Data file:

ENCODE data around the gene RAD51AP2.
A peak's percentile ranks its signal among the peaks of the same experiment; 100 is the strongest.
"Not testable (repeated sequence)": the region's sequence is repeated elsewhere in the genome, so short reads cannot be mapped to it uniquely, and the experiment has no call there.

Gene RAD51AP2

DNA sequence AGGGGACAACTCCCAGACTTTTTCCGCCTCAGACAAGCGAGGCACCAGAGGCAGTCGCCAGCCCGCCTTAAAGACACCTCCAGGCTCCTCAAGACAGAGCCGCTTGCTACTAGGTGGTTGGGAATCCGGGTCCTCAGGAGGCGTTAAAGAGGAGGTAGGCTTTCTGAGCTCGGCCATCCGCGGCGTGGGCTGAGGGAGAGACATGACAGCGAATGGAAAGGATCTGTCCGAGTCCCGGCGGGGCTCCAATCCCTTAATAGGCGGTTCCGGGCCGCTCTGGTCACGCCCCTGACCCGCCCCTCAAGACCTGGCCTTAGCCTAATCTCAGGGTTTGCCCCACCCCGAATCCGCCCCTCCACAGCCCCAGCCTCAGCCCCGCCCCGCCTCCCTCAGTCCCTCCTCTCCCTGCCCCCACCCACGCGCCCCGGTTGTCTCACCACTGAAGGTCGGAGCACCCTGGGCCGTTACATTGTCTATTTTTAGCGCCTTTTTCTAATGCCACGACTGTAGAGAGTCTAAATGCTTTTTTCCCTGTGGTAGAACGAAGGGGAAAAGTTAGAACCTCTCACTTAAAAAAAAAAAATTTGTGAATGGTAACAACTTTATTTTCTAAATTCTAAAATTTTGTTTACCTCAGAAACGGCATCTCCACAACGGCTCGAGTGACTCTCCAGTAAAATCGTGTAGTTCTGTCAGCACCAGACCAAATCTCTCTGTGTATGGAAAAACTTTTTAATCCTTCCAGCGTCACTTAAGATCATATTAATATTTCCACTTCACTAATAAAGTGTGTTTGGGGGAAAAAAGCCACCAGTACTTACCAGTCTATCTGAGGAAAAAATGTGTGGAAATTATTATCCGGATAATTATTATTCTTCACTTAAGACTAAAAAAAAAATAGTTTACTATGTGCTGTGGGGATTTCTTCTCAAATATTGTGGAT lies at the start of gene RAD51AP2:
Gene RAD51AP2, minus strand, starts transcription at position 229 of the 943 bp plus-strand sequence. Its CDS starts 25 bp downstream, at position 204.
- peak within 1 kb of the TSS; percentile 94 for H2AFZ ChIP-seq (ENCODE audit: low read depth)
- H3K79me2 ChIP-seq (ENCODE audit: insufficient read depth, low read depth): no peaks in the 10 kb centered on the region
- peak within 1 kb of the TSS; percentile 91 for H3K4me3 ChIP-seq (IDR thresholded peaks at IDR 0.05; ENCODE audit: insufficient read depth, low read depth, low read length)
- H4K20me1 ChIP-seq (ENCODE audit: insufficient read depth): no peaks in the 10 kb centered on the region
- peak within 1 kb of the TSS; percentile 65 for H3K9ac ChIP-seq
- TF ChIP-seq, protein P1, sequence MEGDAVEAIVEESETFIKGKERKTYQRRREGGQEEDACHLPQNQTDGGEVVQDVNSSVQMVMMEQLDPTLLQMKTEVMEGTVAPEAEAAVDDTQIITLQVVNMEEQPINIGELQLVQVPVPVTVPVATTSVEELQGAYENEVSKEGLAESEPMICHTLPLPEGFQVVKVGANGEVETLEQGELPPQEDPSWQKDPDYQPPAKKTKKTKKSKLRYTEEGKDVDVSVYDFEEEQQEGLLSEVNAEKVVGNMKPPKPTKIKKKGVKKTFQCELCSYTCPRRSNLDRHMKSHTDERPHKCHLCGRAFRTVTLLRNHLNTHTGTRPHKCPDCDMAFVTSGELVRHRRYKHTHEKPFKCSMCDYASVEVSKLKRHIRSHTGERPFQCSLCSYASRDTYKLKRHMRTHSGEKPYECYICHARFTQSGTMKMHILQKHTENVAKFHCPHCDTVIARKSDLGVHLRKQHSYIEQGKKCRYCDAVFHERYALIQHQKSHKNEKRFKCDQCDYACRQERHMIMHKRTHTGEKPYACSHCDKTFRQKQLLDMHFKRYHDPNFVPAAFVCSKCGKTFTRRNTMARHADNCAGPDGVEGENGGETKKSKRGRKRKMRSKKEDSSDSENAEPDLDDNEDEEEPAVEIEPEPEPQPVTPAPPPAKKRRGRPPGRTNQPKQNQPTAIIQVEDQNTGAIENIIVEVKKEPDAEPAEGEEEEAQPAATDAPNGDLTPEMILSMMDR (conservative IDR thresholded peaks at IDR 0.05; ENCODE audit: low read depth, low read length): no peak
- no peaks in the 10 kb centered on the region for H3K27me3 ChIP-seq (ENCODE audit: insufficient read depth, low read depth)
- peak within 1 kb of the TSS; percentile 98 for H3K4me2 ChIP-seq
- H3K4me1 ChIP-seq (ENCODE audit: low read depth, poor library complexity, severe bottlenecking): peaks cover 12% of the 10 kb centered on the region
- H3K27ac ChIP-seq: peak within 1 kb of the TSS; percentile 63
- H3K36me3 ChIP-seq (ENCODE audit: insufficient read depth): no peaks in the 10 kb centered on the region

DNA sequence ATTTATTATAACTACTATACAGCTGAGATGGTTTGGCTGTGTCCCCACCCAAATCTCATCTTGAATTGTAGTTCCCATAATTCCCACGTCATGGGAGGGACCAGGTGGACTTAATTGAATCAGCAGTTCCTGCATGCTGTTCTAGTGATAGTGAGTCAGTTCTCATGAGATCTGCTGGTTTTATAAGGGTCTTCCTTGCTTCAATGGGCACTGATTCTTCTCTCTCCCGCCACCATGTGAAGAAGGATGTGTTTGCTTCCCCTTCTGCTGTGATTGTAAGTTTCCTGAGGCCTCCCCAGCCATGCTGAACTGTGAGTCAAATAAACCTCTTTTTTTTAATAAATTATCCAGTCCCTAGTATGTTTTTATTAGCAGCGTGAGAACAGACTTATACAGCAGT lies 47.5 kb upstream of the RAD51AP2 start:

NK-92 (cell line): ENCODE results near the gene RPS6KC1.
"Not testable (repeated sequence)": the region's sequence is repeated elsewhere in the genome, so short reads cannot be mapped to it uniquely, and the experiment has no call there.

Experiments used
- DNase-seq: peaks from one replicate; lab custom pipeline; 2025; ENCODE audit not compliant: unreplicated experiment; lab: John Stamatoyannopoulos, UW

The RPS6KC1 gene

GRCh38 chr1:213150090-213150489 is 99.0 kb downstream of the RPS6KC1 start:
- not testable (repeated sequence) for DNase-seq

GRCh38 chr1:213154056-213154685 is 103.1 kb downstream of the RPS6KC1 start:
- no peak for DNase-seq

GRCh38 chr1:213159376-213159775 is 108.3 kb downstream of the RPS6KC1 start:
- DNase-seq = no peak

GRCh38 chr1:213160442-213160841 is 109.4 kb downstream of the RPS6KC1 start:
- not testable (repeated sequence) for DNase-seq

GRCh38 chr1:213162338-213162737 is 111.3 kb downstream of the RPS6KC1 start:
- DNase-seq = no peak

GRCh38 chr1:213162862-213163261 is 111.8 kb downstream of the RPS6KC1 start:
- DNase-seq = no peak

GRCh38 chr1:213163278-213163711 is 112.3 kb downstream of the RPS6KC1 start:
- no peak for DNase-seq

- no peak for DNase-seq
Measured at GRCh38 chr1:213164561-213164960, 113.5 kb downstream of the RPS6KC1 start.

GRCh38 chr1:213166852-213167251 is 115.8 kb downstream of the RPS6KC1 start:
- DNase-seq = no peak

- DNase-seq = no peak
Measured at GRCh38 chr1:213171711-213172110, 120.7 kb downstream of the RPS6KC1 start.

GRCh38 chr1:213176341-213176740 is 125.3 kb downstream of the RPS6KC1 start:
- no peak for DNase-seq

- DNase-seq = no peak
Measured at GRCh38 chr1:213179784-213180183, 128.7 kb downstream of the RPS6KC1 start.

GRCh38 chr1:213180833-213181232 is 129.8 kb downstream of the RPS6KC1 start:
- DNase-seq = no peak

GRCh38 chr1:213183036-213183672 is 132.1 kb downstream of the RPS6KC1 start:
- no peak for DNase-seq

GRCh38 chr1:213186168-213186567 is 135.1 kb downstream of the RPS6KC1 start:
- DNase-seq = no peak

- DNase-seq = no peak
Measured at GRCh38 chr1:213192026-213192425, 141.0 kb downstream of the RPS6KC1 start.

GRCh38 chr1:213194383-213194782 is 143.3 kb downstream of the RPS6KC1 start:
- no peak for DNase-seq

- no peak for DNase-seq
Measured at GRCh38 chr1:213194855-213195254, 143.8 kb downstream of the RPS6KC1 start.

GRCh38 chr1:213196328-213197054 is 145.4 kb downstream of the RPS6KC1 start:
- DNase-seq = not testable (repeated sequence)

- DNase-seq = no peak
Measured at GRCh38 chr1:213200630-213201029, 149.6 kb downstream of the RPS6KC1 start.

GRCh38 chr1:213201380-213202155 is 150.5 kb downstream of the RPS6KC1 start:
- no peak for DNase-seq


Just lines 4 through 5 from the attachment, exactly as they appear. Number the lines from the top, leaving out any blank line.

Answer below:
Gene RAD51AP2

DNA sequence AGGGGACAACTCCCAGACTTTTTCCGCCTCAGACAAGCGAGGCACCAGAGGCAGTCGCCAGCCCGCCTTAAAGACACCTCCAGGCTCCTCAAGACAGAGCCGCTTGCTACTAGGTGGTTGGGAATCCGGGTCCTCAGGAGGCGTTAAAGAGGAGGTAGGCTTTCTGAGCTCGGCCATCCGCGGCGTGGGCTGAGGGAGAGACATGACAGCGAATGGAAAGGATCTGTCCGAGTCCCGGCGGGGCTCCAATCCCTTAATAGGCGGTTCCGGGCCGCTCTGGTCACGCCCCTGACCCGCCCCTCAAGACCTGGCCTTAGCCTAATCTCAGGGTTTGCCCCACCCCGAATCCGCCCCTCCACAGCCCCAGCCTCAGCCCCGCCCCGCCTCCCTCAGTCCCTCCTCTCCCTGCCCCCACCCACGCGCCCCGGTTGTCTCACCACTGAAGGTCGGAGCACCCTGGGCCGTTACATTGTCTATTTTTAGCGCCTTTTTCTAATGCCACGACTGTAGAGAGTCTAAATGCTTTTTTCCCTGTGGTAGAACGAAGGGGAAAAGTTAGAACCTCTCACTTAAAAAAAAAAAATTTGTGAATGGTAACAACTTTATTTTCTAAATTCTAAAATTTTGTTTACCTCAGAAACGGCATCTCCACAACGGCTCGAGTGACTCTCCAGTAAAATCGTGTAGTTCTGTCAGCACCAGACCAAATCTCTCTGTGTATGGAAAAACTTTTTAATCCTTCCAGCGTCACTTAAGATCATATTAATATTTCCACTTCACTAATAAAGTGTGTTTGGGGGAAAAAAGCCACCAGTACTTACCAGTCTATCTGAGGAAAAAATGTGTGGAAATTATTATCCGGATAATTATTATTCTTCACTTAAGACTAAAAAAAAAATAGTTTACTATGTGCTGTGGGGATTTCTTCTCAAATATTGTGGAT lies at the start of gene RAD51AP2: